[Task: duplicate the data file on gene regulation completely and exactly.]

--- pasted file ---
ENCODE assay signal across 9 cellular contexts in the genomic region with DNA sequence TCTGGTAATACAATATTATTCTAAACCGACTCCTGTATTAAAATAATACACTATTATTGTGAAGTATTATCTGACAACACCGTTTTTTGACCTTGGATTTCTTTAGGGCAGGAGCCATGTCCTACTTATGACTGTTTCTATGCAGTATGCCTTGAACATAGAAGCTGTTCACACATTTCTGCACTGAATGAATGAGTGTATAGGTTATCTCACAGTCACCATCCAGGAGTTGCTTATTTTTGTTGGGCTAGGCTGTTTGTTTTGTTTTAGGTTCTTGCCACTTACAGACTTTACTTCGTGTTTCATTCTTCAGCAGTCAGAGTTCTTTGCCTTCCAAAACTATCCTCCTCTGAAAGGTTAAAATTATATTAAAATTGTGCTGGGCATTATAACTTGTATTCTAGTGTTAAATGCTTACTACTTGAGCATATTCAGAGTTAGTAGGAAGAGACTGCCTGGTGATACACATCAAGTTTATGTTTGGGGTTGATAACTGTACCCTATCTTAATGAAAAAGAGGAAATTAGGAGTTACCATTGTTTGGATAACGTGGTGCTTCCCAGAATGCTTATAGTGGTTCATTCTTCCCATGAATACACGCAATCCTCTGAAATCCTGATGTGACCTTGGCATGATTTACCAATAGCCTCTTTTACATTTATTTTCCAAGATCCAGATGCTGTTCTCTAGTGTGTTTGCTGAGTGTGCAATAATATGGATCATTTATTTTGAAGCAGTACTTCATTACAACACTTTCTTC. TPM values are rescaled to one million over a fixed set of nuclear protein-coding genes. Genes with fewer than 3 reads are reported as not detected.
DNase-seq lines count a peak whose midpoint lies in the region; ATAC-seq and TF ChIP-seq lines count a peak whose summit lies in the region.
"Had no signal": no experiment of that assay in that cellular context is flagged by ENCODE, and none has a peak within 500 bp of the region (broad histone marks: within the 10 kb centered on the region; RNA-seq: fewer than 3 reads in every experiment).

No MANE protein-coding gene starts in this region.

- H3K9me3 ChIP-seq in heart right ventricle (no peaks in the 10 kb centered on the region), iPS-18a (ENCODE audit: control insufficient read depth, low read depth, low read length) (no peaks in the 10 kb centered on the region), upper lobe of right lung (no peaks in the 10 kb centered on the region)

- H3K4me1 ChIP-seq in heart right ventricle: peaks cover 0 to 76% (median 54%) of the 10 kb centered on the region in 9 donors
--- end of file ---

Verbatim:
ENCODE assay signal across 9 cellular contexts in the genomic region with DNA sequence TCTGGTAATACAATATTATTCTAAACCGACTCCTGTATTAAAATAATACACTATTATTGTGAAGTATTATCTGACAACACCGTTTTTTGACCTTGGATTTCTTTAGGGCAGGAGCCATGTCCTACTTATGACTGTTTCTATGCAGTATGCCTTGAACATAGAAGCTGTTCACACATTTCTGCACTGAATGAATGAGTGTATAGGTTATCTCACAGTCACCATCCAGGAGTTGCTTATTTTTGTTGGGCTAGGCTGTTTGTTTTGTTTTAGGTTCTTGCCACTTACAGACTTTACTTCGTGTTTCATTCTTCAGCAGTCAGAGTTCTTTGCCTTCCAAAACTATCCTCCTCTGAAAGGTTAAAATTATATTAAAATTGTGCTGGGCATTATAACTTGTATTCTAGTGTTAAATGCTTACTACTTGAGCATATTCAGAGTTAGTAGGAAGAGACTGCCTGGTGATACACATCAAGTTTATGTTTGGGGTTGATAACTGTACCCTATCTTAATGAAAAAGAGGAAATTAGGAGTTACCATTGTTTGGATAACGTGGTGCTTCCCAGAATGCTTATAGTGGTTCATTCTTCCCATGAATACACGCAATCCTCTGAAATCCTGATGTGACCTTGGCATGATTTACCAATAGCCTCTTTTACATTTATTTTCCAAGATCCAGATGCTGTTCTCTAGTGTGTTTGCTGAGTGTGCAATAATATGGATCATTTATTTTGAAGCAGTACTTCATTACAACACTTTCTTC. TPM values are rescaled to one million over a fixed set of nuclear protein-coding genes. Genes with fewer than 3 reads are reported as not detected.
DNase-seq lines count a peak whose midpoint lies in the region; ATAC-seq and TF ChIP-seq lines count a peak whose summit lies in the region.
"Had no signal": no experiment of that assay in that cellular context is flagged by ENCODE, and none has a peak within 500 bp of the region (broad histone marks: within the 10 kb centered on the region; RNA-seq: fewer than 3 reads in every experiment).

No MANE protein-coding gene starts in this region.

- H3K9me3 ChIP-seq in heart right ventricle (no peaks in the 10 kb centered on the region), iPS-18a (ENCODE audit: control insufficient read depth, low read depth, low read length) (no peaks in the 10 kb centered on the region), upper lobe of right lung (no peaks in the 10 kb centered on the region)

- H3K4me1 ChIP-seq in heart right ventricle: peaks cover 0 to 76% (median 54%) of the 10 kb centered on the region in 9 donors